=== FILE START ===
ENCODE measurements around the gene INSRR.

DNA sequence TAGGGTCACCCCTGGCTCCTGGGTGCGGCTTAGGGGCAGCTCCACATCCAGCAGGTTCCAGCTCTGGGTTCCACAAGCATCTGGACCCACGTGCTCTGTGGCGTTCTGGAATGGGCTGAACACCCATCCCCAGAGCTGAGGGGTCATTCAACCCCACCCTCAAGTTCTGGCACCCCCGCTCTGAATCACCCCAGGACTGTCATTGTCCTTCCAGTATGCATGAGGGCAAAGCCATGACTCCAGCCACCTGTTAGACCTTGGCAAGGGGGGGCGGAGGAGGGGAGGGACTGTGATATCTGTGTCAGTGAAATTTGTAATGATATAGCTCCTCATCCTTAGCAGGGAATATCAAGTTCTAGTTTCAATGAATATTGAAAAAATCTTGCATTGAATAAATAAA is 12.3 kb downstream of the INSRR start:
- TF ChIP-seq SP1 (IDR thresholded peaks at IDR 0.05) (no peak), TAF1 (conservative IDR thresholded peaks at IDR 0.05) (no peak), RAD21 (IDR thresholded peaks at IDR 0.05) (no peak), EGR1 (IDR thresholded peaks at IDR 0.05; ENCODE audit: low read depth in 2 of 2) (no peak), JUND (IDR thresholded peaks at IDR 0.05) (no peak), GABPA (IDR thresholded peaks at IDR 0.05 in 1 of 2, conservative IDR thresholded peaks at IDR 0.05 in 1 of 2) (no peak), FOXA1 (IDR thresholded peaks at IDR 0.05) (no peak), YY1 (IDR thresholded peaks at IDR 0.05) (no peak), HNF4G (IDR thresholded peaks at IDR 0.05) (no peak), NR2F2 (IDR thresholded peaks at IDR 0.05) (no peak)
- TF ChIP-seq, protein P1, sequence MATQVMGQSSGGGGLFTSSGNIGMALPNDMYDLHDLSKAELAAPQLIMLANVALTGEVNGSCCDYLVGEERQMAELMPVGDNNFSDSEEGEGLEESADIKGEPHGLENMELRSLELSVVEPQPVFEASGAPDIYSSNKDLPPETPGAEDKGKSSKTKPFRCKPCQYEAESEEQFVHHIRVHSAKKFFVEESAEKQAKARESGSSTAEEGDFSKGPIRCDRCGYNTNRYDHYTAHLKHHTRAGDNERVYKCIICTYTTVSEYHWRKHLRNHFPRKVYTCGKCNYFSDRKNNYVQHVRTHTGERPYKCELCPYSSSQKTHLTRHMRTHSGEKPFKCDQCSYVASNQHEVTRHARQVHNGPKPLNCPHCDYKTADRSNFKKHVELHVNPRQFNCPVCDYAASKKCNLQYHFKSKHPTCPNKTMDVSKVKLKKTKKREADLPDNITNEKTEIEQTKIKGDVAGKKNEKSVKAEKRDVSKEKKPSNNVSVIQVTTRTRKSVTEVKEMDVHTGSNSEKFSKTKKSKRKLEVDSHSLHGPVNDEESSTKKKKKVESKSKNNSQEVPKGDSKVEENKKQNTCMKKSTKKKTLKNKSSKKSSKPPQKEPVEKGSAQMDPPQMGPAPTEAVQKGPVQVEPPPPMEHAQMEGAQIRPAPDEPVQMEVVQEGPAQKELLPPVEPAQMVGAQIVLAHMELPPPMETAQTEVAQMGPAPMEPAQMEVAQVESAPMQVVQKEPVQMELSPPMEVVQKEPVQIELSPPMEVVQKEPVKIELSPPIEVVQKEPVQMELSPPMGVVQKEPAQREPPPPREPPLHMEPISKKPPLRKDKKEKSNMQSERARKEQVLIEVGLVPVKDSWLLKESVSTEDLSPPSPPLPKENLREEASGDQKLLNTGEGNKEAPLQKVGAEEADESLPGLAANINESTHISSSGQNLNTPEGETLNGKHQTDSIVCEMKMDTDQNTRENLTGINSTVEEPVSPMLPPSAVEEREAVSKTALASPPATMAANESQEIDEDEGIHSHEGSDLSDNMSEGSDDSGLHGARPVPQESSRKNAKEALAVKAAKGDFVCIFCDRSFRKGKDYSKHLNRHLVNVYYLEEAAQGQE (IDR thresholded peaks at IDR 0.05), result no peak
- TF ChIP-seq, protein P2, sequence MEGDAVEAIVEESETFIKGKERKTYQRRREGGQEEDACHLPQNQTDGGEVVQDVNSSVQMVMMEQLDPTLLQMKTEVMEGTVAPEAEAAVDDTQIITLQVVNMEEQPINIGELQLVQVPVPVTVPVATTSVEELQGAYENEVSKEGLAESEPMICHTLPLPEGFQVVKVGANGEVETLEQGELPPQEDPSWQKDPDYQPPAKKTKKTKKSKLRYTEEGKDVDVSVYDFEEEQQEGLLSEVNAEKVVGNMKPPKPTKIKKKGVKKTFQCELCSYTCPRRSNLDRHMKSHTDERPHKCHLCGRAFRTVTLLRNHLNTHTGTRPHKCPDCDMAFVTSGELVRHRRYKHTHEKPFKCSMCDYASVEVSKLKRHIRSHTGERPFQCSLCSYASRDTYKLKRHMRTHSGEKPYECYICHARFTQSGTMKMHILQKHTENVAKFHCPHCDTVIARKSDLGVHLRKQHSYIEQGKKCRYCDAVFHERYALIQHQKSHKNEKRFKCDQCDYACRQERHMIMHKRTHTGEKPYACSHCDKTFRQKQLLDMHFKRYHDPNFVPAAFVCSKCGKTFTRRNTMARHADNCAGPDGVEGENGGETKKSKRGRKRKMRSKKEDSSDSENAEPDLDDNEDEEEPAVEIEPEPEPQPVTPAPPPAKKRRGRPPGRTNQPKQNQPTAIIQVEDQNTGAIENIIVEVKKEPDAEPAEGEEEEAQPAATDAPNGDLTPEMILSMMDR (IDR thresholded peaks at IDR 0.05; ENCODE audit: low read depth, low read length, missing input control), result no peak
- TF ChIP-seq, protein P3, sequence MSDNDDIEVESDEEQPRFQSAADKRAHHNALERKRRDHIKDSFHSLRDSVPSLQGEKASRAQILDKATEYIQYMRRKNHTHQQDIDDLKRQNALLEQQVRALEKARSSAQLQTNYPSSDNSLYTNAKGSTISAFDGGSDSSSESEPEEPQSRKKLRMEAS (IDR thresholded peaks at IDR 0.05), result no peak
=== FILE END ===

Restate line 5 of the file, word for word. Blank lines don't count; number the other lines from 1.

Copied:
- TF ChIP-seq, protein P2, sequence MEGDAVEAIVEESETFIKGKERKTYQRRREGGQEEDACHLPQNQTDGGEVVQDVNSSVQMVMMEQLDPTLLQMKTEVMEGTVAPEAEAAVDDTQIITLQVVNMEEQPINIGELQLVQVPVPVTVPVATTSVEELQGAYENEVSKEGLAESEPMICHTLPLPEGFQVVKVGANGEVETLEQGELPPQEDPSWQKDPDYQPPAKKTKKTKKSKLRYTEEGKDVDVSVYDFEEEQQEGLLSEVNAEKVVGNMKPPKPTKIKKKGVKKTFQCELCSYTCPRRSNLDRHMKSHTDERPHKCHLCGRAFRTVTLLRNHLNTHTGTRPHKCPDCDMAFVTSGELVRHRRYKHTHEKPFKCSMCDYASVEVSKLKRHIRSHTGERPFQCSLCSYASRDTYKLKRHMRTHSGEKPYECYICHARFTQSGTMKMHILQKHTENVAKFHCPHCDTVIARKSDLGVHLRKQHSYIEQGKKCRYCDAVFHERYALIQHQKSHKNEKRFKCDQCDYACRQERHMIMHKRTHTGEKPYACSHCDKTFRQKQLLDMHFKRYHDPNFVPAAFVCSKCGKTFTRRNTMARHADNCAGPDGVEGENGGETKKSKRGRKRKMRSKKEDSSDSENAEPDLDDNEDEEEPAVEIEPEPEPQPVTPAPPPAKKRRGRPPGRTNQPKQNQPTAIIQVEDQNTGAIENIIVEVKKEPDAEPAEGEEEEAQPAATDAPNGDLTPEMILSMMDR (IDR thresholded peaks at IDR 0.05; ENCODE audit: low read depth, low read length, missing input control), result no peak